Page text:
Up-front inside, the dashboard has been pulled forward and there's a slimmer, lower centre console, plus that new body shell has freed up more room for shoulders and knees. As a result, you no longer feel quite so hemmed-in at the wheel, but by the same token, there's also slightly less of the cockpit-style positioning that we rather liked before. You can't fault the cleaner, sharper ergonomics though, aided by a massive 50% reduction in button clutter, with as many functions as possible relocated to a prominent SYNC 3 infotainment screen that, in keeping with current automotive fashion, sprouts from the top of the dash. There's now proper rear seat space, thanks to that extended wheelbase. And a properly-sized boot, which can be up to 375-litres in size.
Market and Model
Prices start from around £21,000 for the cheapest 'Zetec'-spec 1.0-litre EcoBoost version. This powerplant comes in three forms, available with either 85, 100 or, as we tested, 125PS. The variants that most will actually want don't undercut their direct predecessors by all that much, selling in the usual £20,000 to £25,000 bracket. As before, there are two body styles, the usual five-door hatch or, for a model-for-model premium of £1,000, a more versatile estate option. An 8-speed automatic gearbox is an option on 125PS EcoBoost models - for an extra £1,350.
Ford claims to have reduced the number of orderable Focus configurations by 92% this time round, but the vast model line-up still takes a bit of getting your head around. Basically, in the mainstream range, there's a budget-minded model line ('Zetec'), then three luxury-orientated variants ('Titanium', 'Titanium X' and top 'Vignale'), plus a couple of 'Sport' models ('ST-Line' and 'ST-Line X'). There's also an SUV-style 'Active' version with crossover styling cues and a raised ride height.
Cost of Ownership
It's obviously crucial for Ford to get its cost of ownership sums right, hence the changes made to the engineering of this fourth generation Focus that see improvements of up to 10% in fuel efficiency across the range. A key factor in achieving this has been the introduction of cylinder deactivation technology on the three cylinder petrol powerplants that the majority of buyers will probably choose. You might be familiar with this sort of thing from larger engines but if you're not, we'll tell you that at less than 50% throttle and between 1,500 and 4,500rpm, one cylinder is shut off, improving fuel consumption (so Ford says) by as much as 6%.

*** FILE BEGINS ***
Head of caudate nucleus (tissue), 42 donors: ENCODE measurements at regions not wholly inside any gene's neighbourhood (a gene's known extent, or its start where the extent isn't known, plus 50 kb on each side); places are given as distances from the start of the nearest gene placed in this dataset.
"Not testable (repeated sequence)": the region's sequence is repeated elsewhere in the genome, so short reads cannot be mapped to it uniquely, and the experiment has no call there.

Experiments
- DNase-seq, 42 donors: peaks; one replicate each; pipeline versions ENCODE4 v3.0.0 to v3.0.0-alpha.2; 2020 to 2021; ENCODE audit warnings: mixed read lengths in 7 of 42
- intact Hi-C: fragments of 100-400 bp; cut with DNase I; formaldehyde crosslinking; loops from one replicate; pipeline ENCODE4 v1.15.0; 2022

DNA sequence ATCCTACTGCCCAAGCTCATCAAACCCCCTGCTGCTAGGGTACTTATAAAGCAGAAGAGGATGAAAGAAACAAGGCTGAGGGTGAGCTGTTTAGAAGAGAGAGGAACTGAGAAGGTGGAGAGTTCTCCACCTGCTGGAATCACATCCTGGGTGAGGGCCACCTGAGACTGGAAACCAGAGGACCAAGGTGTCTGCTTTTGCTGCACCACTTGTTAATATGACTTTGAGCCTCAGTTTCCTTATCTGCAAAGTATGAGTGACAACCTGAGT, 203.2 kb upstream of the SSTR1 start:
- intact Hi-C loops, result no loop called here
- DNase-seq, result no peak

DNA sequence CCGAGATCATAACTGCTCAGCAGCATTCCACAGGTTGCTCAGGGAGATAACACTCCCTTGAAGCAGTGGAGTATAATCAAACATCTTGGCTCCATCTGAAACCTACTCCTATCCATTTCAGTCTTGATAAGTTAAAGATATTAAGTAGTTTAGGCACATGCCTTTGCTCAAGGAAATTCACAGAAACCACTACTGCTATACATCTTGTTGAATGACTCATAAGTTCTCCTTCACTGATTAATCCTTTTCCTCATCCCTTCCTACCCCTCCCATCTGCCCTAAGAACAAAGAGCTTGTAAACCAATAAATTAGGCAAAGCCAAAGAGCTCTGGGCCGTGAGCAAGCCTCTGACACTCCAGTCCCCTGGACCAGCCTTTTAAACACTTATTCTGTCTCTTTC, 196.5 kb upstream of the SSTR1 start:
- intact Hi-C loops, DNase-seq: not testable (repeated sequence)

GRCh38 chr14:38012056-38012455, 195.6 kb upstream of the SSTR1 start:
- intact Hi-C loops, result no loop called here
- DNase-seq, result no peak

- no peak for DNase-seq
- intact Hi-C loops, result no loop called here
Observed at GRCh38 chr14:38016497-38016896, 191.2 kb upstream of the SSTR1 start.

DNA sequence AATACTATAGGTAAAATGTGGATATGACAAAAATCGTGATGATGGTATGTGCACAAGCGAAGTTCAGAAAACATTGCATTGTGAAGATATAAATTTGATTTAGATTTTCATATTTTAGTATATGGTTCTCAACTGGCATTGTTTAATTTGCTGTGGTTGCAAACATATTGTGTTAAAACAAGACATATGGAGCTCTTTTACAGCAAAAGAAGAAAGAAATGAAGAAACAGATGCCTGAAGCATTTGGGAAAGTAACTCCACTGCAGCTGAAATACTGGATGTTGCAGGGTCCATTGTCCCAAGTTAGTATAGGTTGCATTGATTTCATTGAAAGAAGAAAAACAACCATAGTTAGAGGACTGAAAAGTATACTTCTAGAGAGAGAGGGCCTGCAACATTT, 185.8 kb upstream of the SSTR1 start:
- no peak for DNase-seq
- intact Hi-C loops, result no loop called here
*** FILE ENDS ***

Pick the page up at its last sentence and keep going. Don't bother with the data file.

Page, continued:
In mHEV mild hybrid form, this unit gets a lower compression ratio and a larger turbo. And the mHEV version has been embellished by a beefed-up starter/generator driven by a belt at the front of the engine that stores the energy harvested when you brake or decelerate in a tiny 48-volt lithium-ion battery secreted at the back of the car.
Let's get to the quoted readings for the conventional 1.0-litre EcoBoost petrol 100 and 125PS petrol derivatives, all of which we'll quote on the basis of a five-door hatch variant with manual transmission and the smallest wheels available for any given version. Starting with the 1.0-litre EcoBoost petrol 100 and 125PS petrol derivatives, which tend to be the most popular in the range. These respectively manage 60.1 and 58.9mpg on the combined cycle and around 108g/km of CO2. The base 85PS version of this engine manages 58.9mpg and 110g/km.
By Jonathan Crouch